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Critical analysis of ’A Lesson before Dying’

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General public
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journalism
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KU

About the document

Hala A.
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documents in English
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5 pages
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  1. Thesis.
  2. Introduction.
  3. Analysis.
    1. Critical acclaim.
    2. Gaines work in a historical context.
    3. Narrative voice.
    4. Authentication of narratives as literature.
  4. Conclusion.
  5. References.

Ernest J. Gaines wrote the novel, 'A Lesson before Dying' in which he highlighted the problems faced by the blacks during the 1940's in the South. However, the contextual time for the novel covers a whole century into until 1964. He writes about the complete devastation faced by the black farmers as their white counterparts terrorized them. He covers the Jim Crow laws, the Ku Klux Klan and the white racist organizations that made being a black in the south nearly impossible. He pinpoints the reasons for the Great Migration that took place from 1914 to 1930 during which almost two million blacks left the South. The northern cities in the factories seemed to be a dream which never materialized. The second wave of migration from 1910 to 1970 saw more than six million blacks go to the North, the south had no place for people of color.

[...] Gaines does not want to moralize he simply wants to show awareness of the racism that ran rampant in society of the time. Conclusion "Good by mr wigin tell them im strong tell them im a man" [Gaines chap 29]. These are the lines that show the readers that Wiggin's efforts at teaching Jefferson to stand up for himself and have a sense of the self have paid off. These lines are not aimed at putting down the whites rather they are to reveal the lack of awareness the two races had about each other as people. [...]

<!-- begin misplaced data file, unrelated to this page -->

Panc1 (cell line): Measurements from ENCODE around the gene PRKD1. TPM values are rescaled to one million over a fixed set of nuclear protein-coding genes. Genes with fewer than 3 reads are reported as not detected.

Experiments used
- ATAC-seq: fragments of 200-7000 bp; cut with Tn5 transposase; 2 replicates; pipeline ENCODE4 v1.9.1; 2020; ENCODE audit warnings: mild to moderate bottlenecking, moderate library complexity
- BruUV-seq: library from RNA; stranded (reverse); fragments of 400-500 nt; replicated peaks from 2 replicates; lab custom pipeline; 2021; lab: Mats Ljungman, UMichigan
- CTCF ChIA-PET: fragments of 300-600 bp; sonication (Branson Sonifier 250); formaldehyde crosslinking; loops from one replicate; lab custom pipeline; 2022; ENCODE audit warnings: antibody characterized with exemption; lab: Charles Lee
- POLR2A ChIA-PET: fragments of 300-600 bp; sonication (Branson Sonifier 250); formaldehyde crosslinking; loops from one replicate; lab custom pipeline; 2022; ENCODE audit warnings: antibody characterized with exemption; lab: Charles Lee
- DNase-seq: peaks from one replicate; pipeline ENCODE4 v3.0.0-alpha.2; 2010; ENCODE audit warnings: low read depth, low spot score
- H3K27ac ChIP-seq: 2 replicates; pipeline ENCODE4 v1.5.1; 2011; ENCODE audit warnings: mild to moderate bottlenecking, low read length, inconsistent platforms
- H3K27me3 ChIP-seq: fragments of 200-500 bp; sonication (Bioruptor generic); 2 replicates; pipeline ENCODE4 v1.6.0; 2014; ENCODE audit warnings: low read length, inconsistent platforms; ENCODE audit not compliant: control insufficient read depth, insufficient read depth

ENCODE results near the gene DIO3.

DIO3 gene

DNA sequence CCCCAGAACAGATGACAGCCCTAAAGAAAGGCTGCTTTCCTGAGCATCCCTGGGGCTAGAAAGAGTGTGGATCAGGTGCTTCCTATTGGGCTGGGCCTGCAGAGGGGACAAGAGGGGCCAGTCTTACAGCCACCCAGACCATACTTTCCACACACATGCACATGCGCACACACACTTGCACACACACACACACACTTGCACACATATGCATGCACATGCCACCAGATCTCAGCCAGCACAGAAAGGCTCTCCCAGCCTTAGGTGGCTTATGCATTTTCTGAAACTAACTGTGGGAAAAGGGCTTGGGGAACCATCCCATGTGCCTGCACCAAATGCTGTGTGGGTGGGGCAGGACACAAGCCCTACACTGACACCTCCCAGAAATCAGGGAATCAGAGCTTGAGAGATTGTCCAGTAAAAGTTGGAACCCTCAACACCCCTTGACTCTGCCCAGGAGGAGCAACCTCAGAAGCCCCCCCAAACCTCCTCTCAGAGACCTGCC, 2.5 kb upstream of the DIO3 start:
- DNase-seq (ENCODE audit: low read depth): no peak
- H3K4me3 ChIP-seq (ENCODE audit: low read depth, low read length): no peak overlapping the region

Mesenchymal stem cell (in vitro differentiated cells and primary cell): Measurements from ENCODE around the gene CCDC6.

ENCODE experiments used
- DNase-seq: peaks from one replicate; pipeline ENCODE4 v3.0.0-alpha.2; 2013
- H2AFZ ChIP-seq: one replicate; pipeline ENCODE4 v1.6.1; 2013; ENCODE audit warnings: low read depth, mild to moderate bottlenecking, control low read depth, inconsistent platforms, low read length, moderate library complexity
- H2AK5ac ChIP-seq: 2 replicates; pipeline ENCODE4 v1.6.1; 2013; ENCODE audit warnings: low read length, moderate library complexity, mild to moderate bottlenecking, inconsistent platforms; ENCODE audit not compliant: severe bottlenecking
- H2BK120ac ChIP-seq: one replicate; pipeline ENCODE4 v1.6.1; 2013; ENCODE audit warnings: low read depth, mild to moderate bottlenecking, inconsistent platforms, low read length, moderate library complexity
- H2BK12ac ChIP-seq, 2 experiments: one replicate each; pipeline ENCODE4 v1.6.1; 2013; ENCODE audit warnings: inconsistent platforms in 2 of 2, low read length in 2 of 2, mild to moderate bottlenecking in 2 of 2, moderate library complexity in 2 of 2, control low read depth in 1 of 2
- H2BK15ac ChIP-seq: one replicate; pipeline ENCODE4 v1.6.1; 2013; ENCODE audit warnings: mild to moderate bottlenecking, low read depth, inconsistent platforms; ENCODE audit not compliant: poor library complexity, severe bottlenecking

[...] Within the scope of Lesson Before Dying' the main theme is helping Jefferson redefine himself with an identity that is separate from the image the white man has. Grant has to help Jefferson see himself as a human and in that context emerges the narrative voice of the book. [Auger, Narrative Voice Mikhail Bakhtin [1981] wrote, "The word in language is half someone else's. It becomes 'ones own' only when the speaker populates it with his own intention . The African American voice was garnered from that of the whites the blacks were too ashamed of their language, dialect and culture to create a self- identity. [...]


[...] Critical literacy is when texts are read in a reflective way to understand the injustices that took place in a society and community. The text is defined as a ?vehicle through which individuals communicate with one another using the codes and conventions of society?.[i] Because the African Americans were deprived of education and could not write down their experiences their narratives from songs to poems to autobiographies are accepted as true history. Focualt [1972] presented that the interpretation of the text is usually based on the people in power. [...]

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